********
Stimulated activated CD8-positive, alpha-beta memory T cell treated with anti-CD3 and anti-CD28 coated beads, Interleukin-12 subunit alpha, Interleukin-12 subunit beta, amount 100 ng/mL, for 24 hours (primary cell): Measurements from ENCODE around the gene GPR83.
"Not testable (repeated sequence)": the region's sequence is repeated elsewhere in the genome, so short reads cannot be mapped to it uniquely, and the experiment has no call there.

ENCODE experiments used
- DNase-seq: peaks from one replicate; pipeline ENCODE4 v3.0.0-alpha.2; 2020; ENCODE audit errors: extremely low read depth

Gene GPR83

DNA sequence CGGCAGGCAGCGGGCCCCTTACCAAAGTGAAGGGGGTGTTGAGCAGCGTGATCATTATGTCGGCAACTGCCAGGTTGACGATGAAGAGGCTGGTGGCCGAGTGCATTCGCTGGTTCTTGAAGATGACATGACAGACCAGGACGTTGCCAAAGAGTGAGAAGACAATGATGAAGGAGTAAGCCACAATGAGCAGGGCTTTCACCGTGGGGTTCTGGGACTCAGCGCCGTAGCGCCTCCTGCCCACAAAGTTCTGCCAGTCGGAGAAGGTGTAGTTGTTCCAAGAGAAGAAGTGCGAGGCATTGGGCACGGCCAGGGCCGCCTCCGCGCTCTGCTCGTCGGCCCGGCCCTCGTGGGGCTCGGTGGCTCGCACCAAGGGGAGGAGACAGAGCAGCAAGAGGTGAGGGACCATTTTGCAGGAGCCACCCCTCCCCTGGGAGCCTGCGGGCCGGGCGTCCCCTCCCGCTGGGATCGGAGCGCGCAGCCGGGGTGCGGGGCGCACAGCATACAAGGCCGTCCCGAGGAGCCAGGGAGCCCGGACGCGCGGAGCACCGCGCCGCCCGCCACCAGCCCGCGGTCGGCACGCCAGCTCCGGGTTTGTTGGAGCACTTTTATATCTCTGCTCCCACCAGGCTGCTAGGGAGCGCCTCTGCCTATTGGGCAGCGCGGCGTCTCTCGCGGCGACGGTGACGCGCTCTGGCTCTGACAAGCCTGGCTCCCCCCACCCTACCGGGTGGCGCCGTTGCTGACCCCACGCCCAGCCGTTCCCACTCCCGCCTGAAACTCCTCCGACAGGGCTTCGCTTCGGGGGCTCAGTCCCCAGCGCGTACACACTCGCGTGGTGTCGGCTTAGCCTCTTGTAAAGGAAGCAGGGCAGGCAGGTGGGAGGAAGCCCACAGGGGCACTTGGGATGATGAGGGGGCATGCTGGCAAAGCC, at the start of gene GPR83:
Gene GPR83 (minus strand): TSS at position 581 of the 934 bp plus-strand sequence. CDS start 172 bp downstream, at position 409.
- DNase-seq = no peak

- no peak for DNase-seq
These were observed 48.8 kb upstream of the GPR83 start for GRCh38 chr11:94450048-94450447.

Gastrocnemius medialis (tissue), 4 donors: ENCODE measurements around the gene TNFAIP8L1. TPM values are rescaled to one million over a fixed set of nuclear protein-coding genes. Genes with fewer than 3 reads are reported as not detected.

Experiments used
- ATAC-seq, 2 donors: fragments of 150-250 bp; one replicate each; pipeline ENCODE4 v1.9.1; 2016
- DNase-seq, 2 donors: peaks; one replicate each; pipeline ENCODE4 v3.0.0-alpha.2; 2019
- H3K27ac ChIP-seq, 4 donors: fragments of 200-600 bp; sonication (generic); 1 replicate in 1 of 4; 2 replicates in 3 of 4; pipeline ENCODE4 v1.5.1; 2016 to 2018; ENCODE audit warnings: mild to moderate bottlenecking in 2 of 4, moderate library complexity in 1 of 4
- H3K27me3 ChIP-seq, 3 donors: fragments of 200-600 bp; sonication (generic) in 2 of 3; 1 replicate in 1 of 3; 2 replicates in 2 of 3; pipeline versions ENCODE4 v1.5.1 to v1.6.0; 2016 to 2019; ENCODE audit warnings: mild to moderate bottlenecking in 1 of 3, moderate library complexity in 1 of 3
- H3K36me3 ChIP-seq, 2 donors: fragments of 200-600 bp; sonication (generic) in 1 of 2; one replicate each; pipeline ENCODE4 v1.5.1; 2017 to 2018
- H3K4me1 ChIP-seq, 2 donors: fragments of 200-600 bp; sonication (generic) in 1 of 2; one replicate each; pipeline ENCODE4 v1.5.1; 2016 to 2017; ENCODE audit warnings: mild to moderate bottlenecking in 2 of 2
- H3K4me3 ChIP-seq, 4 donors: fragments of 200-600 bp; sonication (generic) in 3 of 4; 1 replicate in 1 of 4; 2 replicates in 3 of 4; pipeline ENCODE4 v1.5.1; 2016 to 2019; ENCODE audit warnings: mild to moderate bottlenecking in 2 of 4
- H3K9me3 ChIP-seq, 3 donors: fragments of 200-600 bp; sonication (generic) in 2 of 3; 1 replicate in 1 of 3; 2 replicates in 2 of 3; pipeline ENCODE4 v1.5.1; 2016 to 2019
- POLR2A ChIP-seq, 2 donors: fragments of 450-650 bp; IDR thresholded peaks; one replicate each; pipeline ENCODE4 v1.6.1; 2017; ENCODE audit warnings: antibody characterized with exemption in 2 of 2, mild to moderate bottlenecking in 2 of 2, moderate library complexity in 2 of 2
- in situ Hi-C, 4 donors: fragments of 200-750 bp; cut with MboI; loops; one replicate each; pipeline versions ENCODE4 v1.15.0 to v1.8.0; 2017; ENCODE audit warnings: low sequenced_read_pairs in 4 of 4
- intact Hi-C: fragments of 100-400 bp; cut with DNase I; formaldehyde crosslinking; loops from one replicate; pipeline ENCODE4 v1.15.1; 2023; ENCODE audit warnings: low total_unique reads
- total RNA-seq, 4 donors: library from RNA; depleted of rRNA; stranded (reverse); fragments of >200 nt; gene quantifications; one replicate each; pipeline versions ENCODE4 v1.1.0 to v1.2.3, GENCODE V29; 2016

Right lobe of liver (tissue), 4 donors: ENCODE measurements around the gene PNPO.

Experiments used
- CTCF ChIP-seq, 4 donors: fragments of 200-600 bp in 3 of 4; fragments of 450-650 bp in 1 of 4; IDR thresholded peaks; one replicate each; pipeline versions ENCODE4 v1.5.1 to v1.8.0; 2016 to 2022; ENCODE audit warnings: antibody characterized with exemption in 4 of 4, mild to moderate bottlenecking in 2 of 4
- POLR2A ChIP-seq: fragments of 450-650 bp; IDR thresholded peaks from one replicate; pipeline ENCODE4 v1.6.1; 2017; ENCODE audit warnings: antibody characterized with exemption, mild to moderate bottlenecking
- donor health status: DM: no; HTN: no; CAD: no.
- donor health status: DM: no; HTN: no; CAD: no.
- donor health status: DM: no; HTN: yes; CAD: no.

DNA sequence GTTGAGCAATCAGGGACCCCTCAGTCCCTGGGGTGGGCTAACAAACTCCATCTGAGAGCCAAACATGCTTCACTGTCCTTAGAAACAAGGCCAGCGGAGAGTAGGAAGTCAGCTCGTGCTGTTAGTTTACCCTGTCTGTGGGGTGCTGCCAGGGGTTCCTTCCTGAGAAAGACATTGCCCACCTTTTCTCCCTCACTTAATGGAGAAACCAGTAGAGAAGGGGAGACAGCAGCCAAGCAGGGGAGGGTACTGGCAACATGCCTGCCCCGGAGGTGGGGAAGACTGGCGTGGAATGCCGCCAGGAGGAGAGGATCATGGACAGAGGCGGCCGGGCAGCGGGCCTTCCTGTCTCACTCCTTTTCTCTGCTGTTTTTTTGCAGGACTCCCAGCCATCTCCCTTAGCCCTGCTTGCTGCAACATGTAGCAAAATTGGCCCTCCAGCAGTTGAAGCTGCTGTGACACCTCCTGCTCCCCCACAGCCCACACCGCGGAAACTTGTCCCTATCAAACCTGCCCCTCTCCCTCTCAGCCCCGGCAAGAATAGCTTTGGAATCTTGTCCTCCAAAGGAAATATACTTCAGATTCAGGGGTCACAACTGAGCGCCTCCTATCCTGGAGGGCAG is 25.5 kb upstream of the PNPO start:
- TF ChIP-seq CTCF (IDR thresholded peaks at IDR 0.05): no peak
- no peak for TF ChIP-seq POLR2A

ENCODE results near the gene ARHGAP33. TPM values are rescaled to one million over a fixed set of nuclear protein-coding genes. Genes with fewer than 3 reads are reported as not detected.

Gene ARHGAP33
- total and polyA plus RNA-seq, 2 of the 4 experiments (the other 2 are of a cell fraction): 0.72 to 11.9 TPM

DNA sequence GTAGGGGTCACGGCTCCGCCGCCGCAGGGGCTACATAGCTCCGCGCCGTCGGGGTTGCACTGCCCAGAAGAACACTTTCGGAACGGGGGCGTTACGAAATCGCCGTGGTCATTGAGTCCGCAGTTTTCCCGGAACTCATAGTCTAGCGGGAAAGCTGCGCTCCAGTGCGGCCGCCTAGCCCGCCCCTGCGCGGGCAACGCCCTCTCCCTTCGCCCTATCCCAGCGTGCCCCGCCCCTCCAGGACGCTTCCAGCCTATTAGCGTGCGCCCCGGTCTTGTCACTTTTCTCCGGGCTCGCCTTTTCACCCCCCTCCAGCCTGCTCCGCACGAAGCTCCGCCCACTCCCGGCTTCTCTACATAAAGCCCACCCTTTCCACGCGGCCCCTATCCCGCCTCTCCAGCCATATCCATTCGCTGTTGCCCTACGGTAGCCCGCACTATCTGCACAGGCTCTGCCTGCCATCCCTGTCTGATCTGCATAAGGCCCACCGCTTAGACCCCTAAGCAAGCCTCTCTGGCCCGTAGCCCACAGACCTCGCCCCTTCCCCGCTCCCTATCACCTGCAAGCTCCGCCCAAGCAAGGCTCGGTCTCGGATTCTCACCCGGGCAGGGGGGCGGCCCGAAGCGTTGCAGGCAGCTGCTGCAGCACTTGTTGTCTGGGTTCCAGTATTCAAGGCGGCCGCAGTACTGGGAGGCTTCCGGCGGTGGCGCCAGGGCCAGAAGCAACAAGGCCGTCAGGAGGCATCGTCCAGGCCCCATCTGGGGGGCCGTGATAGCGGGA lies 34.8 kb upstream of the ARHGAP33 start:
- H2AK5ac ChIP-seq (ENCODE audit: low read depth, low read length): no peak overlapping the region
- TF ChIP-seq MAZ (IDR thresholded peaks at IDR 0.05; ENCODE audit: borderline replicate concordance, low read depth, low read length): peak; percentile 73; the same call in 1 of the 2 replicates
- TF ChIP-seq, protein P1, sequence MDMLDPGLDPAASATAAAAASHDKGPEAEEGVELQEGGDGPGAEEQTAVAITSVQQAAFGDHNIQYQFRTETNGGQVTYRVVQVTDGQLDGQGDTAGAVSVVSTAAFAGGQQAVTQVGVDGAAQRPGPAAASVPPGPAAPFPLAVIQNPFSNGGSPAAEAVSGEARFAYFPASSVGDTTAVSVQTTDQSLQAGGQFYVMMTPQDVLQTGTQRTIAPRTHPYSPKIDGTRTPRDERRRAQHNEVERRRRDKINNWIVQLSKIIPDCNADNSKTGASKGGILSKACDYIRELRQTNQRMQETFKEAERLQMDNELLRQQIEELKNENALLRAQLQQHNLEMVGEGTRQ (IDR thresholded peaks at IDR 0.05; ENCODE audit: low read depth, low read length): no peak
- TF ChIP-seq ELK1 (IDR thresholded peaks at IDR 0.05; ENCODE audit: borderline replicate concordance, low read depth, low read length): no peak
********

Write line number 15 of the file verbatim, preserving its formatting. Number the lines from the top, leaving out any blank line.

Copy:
- H3K27ac ChIP-seq, 4 donors: fragments of 200-600 bp; sonication (generic); 1 replicate in 1 of 4; 2 replicates in 3 of 4; pipeline ENCODE4 v1.5.1; 2016 to 2018; ENCODE audit warnings: mild to moderate bottlenecking in 2 of 4, moderate library complexity in 1 of 4